Ron McKinnon

Your member of parliament for

Coquitlam-Port Coquitlam

Ron McKinnon

Your member of parliament for

Coquitlam-Port Coquitlam


Frequently Asked Questions

Why this bill – what is your personal connection?

I’ve been involved in social justice issues for many years. I personally don’t know anyone that has overdosed on drugs. This is simply the right thing to do.
How did you come up with the idea for this bill?

It was luck of the draw – quite literally – I drew 8th place on the list of Private Member’s Business. MPs usually have years to think up ideas – I only had weeks. I came across research showing this was desperately needed in order to save lives.
Why now?

There is no better time than the present to start saving lives.
Why is this law necessary?

Too many people have died and continue to die because of drug overdoses. Many could have been saved if someone had called 911.

The biggest barrier to calling 911 in an overdose situation is the fear of arrest and prosecution for possession of drugs.

Now, only 46% of people would call 911 in the event of a drug overdose because of their fears of prosecution (Waterloo Region Crime Prevention Council, 2012).

In BC, nearly 200 young people died in a 5-year span because of delays in seeking medical help in a drug overdose situation.

In 2015, British Columbia recorded a total of 465 illicit drug overdose deaths (Globe and Mail, 2016).

In Ontario, fentanyl overdose deaths climbed 28% in 2014 to 173 with all opioid overdoses totaling 663 (Globe and Mail, 2016).

88 per cent of opiate users in Washington State, which passed a similar law in 2010, said they are more likely to call 911 because of their Good Samaritan Law (Kitchener Waterloo Record, 2012).

How will this bill save lives?

During overdoses, many people are afraid to call 911 for fear of getting charged with possession offences. This bill would prevent people who call emergency services to report a drug overdose from being charged for drug possession offences. C-224 does not apply to offences like trafficking or driving while impaired. It is a simple bill – inserting three paragraphs into the Controlled Drugs and Substances Act.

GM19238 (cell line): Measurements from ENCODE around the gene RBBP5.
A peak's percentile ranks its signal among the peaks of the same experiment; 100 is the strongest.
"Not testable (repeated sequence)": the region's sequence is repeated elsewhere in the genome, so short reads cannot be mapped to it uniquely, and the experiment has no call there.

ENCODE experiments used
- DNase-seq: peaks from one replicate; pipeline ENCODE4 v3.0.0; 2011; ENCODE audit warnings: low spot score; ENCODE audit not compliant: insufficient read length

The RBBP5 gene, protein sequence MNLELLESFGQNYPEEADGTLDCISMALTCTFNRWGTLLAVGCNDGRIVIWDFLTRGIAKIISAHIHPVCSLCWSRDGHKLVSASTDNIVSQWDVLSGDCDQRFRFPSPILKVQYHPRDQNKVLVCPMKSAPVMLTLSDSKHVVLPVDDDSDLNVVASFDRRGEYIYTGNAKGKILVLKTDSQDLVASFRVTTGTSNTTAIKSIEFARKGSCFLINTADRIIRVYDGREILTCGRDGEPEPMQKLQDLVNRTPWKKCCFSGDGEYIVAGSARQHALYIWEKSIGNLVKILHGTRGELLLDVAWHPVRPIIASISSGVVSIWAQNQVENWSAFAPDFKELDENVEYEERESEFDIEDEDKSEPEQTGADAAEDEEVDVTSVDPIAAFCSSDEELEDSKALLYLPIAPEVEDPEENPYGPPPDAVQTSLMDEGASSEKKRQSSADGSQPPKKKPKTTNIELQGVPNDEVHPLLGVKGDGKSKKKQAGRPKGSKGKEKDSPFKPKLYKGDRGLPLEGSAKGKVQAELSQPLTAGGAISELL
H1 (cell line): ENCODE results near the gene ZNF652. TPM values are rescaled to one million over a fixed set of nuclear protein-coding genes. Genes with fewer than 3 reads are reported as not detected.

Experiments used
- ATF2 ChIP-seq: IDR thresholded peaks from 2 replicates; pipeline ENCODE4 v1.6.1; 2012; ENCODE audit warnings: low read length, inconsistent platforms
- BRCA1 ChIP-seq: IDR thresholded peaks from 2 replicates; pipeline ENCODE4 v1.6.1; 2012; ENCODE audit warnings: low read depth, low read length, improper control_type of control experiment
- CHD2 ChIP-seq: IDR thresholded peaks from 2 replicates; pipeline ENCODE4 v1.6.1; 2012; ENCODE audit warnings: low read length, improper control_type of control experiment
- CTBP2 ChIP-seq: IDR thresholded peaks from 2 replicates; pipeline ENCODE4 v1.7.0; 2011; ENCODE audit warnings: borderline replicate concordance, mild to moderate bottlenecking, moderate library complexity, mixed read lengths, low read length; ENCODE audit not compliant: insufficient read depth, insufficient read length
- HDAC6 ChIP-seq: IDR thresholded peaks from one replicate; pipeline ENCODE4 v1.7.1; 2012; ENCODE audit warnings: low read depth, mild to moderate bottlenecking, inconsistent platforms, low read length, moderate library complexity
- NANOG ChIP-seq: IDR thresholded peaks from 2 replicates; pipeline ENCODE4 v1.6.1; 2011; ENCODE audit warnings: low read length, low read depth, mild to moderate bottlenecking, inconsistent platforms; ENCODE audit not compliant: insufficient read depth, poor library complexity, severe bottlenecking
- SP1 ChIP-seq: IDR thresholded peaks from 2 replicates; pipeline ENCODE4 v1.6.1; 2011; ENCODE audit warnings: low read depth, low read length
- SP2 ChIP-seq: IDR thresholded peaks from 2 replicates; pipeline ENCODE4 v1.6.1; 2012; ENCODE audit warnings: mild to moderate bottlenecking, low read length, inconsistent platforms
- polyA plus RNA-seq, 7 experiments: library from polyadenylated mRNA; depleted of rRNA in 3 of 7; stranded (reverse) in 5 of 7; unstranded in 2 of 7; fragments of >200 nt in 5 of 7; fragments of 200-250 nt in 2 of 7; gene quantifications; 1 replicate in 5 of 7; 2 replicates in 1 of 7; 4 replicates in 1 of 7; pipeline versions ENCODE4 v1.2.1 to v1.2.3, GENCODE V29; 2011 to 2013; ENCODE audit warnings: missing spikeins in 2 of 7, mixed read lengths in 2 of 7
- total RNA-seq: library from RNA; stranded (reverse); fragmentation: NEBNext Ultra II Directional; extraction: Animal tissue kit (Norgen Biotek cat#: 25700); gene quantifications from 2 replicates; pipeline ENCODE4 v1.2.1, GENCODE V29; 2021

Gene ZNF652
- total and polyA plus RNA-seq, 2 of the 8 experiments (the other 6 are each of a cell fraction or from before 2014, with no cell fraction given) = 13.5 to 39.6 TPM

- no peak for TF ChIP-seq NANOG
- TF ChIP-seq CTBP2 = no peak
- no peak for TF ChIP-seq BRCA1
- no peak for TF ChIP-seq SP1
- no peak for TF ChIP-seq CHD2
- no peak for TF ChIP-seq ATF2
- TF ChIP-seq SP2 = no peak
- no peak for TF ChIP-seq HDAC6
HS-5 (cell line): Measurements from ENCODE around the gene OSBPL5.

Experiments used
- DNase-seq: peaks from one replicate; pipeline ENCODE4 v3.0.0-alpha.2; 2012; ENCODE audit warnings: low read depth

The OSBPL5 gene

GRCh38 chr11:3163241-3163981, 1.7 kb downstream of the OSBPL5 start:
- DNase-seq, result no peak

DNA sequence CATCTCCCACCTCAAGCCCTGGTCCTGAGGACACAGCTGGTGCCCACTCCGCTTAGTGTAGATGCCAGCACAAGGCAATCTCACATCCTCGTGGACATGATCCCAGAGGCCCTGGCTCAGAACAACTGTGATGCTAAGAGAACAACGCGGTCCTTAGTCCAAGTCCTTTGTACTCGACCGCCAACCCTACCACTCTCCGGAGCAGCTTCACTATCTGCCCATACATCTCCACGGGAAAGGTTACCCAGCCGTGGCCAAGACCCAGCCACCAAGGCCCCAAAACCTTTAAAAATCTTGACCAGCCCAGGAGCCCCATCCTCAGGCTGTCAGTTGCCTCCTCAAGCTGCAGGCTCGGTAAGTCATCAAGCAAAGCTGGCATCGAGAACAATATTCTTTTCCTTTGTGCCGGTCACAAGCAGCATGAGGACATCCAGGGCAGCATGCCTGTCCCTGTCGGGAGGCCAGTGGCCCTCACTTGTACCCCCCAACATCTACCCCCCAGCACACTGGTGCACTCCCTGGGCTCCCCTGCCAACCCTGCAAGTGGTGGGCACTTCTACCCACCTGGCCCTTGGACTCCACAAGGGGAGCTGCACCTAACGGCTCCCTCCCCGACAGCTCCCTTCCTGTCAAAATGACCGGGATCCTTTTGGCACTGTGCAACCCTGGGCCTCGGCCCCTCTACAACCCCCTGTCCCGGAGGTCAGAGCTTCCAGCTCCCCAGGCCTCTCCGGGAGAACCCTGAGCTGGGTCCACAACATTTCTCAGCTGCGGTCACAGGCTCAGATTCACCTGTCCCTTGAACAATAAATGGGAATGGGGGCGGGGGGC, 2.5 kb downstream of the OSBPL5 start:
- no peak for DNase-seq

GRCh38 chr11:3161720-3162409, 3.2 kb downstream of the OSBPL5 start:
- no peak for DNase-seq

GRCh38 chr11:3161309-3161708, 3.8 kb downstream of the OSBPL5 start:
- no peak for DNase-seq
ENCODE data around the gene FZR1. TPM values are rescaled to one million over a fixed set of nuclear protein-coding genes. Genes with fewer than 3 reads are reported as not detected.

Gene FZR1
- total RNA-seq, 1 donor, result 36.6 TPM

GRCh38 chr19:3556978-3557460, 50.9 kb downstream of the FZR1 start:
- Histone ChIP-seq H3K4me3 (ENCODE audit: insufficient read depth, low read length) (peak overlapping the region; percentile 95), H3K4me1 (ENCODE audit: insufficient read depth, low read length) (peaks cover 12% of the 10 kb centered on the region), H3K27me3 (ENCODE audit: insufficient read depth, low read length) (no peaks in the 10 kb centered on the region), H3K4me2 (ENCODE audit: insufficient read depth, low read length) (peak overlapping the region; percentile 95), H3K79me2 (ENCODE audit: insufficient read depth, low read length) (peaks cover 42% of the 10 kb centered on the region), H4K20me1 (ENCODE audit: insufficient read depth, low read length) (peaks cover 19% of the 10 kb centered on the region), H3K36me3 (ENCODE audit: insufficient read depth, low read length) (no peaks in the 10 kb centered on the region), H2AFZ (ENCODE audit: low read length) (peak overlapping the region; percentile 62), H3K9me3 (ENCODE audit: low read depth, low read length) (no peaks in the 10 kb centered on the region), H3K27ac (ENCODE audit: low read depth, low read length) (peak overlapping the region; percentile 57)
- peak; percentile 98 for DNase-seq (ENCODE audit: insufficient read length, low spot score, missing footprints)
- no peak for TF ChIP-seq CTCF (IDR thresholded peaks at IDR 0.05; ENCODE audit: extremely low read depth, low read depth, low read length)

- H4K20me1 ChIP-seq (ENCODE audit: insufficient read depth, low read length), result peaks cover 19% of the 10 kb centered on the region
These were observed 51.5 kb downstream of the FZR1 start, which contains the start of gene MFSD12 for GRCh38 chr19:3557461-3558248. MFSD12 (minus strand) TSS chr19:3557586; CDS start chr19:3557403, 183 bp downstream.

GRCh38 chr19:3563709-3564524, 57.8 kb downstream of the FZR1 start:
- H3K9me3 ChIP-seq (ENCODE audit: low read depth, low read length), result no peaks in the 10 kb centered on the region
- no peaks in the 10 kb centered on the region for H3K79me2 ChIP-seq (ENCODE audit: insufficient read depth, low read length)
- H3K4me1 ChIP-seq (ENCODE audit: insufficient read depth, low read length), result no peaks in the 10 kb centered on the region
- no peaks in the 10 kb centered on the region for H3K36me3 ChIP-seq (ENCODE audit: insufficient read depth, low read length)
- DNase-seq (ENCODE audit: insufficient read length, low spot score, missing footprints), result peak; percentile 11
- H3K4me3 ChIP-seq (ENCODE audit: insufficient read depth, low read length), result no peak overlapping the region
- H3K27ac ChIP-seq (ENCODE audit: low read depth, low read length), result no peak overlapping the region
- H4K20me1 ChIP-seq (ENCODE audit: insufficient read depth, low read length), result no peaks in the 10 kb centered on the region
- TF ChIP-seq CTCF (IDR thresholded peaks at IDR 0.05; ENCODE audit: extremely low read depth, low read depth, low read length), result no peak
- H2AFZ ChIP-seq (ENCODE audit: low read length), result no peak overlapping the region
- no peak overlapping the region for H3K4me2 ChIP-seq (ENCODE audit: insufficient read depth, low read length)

Why not go further and make it a criminal offence for NOT calling 911?

This bill is about saving lives by taking away criminal offences, not about creating new ones. We are encouraging people to do the right thing.
What are possession charges and penalties?

The penalties are relatively small and usually only a summary conviction. For a first offence, a fine of no more than $1000 and/or prison for no more than 6 months. For a subsequent offence, a fine of no more than $2000 and/or prison for no more than a year.
Who are your opponents to this bill?

Law and order conservatives who value penalties over lives. Is a life only worth $1000?
What are the chances that this bill will become law?

Good. I am #8 on the list of Private Member’s Business. The first 30 members on the list get first priority to get their bills through the House of Commons. This bill has been steadily gaining support among community stake holders and political parties.
This bill is a good first step, but how are people going to know that it is safe to call 911?

Public education is critical. Part of my communication plan surrounding this bill is to seek as much media attention as possible. People need to know it is OK to call for help.
Do police support this legislation?

Port Moody, BC Police Chief Constable Chris Rattenbury supports this bill.